I can't recommend Ketchup for a breakfast option, as it wasn't open for breakfast as it stated (on a door); an employee at another Nat Harbor store told me that Ketchup advertises somewhere that it serves breakfast, but doesn't. The manager I spoke with seemed less than friendly, so I won't be returning. (What kind of name is that for a restaurant anyway?)
Lunch and dinner are available at a number of restaurants, which tend to be on the pricier side. A cousin raves about Elevation Burger's grass-fed burgers, and a friend enjoyed dinner at Rosa Mexicano, but mentioned that it will flatten the wallet. Of course, there are various seafood establishments, including a McCormick and Schmick's, as well as upmarket Thai and Chinese restaurants (Thai Pavilion and Grace Mandarin), so there should be something to please everyone. Also, there's a Rita's Ice and a Ben and Jerry's for ice cream after dinner if you don't want gelato for a frozen treat.
As to shopping, there are a few upscale stores, some of which actually carry items I might like to splurge on. There's South Moon Under, but even better, Fossil. For the men, there's the venerable Joseph A. Banks, and for the ladies, not just cutey-patootie stores like Charming Charlie, but two, count 'em, two expensive shoe stores. The newer one, Simply Soles, has a good selection of quality shoes, at a variety of sizes (not just the size 6's of the world). However, as its goods are in the $300 to $400 range, I don't see myself buying pumps there anytime soon. The local chain, Comfort One Shoes, has a nice store here, with a variety of styles for women and men. But again, it would have to be a major sale (again) for me to shop here in the near future.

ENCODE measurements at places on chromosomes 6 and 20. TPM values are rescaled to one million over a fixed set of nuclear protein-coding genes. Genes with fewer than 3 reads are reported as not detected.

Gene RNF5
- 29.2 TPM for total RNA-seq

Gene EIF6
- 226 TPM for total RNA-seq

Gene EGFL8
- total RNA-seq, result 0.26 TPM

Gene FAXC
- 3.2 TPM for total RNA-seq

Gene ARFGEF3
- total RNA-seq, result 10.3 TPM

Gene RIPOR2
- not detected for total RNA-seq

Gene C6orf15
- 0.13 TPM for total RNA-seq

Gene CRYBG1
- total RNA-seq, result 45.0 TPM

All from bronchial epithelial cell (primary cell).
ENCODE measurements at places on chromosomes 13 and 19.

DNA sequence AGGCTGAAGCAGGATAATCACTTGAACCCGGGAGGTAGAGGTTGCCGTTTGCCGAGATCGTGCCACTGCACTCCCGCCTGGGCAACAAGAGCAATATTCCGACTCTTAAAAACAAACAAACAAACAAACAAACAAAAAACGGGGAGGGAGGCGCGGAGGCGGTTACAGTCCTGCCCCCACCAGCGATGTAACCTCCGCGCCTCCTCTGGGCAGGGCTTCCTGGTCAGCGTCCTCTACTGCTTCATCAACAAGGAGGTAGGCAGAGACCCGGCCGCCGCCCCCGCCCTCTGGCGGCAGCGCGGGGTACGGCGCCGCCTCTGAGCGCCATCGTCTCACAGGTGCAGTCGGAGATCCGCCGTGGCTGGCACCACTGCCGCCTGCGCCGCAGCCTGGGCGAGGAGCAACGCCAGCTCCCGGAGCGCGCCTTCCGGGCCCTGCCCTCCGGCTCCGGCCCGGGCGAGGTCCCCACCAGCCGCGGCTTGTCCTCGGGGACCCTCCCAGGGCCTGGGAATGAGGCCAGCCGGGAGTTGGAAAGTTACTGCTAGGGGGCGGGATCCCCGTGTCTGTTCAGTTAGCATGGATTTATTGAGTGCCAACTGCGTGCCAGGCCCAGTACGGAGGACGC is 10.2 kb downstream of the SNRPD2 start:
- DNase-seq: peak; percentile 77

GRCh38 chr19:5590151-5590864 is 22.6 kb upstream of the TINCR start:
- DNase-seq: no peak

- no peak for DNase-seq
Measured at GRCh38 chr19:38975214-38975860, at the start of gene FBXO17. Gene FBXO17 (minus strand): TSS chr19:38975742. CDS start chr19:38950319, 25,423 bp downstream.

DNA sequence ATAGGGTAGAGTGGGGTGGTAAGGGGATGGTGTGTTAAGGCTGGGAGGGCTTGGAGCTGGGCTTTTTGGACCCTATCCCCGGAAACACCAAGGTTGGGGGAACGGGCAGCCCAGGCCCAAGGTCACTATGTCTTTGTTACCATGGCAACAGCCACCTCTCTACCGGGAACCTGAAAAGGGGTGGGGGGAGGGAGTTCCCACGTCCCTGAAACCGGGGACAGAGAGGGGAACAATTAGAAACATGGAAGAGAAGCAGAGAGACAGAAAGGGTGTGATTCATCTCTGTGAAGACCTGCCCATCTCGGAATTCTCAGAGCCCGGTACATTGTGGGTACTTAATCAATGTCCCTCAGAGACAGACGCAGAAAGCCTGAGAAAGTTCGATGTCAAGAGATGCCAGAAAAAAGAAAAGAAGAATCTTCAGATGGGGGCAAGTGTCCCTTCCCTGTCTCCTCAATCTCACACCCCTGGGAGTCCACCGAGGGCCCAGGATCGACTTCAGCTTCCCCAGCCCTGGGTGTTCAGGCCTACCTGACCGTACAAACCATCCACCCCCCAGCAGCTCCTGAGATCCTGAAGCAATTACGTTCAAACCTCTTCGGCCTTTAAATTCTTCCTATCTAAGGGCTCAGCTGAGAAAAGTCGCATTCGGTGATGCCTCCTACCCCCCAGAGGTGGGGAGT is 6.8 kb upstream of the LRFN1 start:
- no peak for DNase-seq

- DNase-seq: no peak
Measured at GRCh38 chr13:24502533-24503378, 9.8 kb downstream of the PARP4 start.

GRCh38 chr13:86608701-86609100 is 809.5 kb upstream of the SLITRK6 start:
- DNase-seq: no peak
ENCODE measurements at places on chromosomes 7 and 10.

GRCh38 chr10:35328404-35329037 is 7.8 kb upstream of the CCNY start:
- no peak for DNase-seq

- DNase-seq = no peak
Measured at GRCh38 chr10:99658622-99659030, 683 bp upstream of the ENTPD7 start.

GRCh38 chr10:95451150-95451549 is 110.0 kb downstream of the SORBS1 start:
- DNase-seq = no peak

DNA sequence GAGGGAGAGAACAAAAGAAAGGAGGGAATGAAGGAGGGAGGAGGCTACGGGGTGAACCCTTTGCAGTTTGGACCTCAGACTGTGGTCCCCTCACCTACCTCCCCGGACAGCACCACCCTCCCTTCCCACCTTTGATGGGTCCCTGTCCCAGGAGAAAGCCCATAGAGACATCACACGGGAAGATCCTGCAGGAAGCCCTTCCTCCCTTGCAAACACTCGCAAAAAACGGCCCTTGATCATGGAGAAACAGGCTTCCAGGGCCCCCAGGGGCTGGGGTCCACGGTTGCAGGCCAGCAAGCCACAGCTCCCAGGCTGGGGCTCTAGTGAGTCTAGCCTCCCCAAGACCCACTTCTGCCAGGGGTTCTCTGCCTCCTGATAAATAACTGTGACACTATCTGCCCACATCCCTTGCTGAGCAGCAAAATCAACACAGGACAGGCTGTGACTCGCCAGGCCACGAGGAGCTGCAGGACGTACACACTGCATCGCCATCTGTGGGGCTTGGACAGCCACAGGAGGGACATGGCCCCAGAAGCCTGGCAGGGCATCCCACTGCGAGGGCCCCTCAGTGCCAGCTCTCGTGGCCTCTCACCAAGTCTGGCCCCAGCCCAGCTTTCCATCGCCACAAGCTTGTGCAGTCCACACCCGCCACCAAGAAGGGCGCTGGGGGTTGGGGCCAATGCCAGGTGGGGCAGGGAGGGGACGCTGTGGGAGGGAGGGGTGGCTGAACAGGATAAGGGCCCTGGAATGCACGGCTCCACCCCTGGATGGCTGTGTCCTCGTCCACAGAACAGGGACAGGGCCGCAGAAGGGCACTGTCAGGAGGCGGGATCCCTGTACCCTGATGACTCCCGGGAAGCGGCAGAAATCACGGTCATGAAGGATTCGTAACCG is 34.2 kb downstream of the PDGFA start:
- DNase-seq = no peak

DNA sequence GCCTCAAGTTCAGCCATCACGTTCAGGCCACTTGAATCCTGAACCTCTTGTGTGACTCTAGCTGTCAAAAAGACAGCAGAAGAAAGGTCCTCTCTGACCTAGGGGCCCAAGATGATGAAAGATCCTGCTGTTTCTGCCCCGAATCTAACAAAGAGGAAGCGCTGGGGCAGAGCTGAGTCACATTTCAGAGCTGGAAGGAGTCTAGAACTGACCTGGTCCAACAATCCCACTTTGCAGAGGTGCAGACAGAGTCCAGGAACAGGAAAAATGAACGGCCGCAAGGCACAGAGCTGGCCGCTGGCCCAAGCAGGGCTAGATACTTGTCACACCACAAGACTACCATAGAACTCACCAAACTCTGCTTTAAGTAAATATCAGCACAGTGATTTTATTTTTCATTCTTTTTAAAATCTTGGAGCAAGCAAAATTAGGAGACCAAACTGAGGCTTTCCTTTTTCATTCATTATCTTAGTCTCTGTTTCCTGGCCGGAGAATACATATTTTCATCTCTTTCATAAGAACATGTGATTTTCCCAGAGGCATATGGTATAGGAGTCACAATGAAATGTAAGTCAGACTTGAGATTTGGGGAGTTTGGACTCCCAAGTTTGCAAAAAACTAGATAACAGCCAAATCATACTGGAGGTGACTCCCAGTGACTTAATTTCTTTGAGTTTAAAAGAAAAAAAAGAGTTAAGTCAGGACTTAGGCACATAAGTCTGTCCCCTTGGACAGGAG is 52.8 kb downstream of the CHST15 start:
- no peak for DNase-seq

Now, the National Harbor project is still a work in progress, as the new National Children's Museum is being built there, as well as as a CVS and a gourmet market, presumably for the condo residents who need more than the snacks that can be procured from Onsite News. Perhaps a sign of the times is a ride that was supposed to be completed this past summer, the Calleva Challenge (a type of battering ram, I think).
But then, perhaps this is simply in keeping with the Children's Museum that's being built, and this might be somehow related to that, as a type of demonstration, when it's finally finished. As for the Disney property up the hill from this battering ram, who knows?
My final gripe about National Harbor is not with the development itself, but how it and the county have fallen down in promoting its own proximity to history, in Maryland as well as Virginia. For instance, you will find nowhere on the National Harbor website that the harbor is literally next door to the historic Oxon Hill Manor, a picturesque site often used for weddings (and, apparently used by a number of Gaylord guests in town for weddings held at the manor). Or that Fort Washington is also nearby. Why couldn't that be a water taxi stop in the summer? Oh well, nothing's perfect, so neither is National Harbor. But it's a scenic, varied place to hang out with family and friends once in a while.